Sexual abuse is sexual activity without giving mature consent. It may occur on one occasion or on several occasions. It is common for the perpetrator to be known to the victim of the sexual abuse, for example, they may be a relative or family friend. The perpetrator may use threat, be forceful and be manipulative. Males and females of all ages can be victims of sexual abuse. It is also important to be aware that perpetrators can be male or female and adults or children.
It is common for victims of sexual abuse to not tell anyone. This may be because the perpetrator has threatened them, they may not understand the abuse that they have experienced, they fear they will not be believed, or they may have come to feel that they are to blame and they may feel ashamed. It may only be several years later that someone discloses sexual abuse perhaps due to something having triggered this for them, such as becoming a new parent, relationship difficulties and general high stress levels.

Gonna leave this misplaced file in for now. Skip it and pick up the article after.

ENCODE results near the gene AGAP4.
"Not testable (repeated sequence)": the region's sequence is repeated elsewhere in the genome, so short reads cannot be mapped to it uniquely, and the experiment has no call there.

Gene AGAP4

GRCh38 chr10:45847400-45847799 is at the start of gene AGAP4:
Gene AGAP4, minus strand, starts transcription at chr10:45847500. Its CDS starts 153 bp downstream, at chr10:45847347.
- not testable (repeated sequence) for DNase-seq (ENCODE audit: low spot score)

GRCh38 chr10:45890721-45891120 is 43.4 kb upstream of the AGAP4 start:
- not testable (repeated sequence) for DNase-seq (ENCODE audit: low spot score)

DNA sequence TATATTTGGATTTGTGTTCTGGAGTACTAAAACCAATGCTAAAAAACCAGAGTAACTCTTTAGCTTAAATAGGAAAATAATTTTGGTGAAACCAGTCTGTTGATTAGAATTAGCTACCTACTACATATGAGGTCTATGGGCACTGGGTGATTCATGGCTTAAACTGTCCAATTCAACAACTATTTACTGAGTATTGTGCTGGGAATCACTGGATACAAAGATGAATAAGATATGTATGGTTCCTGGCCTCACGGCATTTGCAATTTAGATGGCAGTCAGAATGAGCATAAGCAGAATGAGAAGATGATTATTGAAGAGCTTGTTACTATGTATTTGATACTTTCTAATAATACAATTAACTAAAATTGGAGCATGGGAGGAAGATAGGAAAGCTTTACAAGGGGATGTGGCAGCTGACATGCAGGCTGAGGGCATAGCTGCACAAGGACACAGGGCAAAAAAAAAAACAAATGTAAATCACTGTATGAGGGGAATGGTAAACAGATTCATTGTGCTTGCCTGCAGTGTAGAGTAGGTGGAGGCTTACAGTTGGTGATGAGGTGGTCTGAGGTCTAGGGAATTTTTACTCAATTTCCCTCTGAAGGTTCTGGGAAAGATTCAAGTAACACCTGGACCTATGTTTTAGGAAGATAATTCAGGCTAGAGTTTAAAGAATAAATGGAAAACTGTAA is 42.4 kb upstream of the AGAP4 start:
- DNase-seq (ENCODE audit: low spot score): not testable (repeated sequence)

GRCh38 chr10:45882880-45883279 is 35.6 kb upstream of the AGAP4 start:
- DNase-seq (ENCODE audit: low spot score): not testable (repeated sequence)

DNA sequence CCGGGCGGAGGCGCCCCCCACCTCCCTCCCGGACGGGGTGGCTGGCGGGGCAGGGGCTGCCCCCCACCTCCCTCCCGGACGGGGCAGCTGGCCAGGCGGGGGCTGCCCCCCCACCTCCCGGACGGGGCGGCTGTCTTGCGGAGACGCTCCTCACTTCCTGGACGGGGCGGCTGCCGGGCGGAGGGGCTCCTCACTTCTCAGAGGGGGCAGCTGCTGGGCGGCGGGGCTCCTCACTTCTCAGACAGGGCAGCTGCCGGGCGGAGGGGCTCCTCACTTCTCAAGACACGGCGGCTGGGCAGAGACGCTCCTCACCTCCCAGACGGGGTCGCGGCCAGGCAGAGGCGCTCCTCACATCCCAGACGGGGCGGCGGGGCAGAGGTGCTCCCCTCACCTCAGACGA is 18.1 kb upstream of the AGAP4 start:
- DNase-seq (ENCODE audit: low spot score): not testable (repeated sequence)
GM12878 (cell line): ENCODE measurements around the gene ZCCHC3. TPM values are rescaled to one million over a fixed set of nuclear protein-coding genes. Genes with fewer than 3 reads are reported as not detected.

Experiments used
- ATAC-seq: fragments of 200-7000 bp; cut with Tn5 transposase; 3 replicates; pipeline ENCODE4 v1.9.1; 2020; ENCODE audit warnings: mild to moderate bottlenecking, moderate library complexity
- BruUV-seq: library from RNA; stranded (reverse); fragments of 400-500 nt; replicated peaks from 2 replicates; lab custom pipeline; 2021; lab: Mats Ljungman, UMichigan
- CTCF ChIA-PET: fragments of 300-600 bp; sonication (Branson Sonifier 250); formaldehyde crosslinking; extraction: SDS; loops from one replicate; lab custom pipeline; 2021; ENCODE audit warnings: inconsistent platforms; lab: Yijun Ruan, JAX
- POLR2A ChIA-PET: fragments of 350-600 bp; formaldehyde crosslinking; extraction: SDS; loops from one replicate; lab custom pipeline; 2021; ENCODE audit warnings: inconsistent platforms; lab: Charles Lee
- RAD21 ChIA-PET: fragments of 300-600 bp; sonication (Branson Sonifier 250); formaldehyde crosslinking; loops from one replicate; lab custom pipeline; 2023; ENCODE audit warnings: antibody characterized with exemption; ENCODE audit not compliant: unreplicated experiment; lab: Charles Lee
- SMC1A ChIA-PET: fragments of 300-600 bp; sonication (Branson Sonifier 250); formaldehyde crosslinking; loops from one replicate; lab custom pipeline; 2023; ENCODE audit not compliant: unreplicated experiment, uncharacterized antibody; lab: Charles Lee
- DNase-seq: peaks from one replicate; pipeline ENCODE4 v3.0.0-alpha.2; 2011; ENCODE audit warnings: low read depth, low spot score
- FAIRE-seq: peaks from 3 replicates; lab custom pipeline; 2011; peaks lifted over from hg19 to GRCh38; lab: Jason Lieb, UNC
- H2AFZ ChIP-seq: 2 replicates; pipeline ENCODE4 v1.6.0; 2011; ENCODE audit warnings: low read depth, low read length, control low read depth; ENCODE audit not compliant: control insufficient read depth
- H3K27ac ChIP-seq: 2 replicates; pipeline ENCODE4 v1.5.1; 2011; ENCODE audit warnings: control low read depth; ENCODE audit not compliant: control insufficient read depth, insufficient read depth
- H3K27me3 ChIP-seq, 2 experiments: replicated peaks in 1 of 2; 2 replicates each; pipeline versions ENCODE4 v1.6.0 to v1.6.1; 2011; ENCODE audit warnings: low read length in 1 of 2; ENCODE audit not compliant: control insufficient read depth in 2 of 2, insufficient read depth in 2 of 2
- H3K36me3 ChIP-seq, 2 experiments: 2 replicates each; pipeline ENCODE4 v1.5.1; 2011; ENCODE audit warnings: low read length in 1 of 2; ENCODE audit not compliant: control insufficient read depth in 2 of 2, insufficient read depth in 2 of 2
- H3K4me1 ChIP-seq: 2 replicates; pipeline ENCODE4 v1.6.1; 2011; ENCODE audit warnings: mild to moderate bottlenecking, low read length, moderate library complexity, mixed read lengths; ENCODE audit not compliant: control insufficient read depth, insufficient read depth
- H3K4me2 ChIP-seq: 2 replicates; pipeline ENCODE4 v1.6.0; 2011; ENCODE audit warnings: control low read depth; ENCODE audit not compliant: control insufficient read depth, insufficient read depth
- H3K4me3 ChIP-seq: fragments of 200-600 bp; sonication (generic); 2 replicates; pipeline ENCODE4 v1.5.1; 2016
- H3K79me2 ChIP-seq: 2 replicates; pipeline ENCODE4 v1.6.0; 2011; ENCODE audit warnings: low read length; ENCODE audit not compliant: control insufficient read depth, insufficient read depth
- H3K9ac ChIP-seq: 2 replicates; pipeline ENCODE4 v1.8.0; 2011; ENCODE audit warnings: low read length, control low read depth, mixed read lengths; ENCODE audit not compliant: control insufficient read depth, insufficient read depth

If you have been brave and been able to tell someone of the abuse you have experienced, hopefully you have received a compassionate response. However, unfortunately some people report having bad experiences when telling others (such as relatives, friends, police) of the abuse. For example, they have not been believed, the problem is ‘swept under the carpet’ and there may be elements that are traumatic (e.g. re-living the trauma, physical examination). This can add to their struggles with having experienced sexual abuse.
The Impact of Sexual Abuse
Sexual abuse can have a significant detrimental impact upon an individual’s emotional wellbeing. It can contribute to, for example, depression, anxiety, poor self-esteem, eating difficulties, Post Traumatic Stress Disorder (PTSD), relationship difficulties, psychosexual difficulties, self-harm and substance abuse. Some people may experience such difficulties many years after the sexual abuse.
Therapy for Sexual Abuse and its Impact
It can be difficult to take that step and come to therapy for difficulties around sexual abuse. You will be in a confidential, warm and supportive environment to help you to feel more at ease. During therapy you will have a safe place to explore your emotions and thoughts around the abuse and process your memories. You can be helped to learn coping strategies to address difficulties around, for example, anxiety, depression, relationship issues and PTSD. Through therapy the negative effects of the abuse can be reduced whilst helping you to heal.